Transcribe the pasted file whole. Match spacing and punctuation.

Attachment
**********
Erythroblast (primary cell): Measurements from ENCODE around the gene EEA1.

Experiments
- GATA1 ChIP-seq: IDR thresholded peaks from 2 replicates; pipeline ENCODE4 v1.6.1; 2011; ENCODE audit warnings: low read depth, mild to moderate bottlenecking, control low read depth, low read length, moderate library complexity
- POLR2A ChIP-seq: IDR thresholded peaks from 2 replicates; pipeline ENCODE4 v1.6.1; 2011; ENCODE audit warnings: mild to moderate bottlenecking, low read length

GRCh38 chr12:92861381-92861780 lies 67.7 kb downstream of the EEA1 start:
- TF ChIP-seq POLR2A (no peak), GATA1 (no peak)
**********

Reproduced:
Erythroblast (primary cell): Measurements from ENCODE around the gene EEA1.

Experiments
- GATA1 ChIP-seq: IDR thresholded peaks from 2 replicates; pipeline ENCODE4 v1.6.1; 2011; ENCODE audit warnings: low read depth, mild to moderate bottlenecking, control low read depth, low read length, moderate library complexity
- POLR2A ChIP-seq: IDR thresholded peaks from 2 replicates; pipeline ENCODE4 v1.6.1; 2011; ENCODE audit warnings: mild to moderate bottlenecking, low read length

GRCh38 chr12:92861381-92861780 lies 67.7 kb downstream of the EEA1 start:
- TF ChIP-seq POLR2A (no peak), GATA1 (no peak)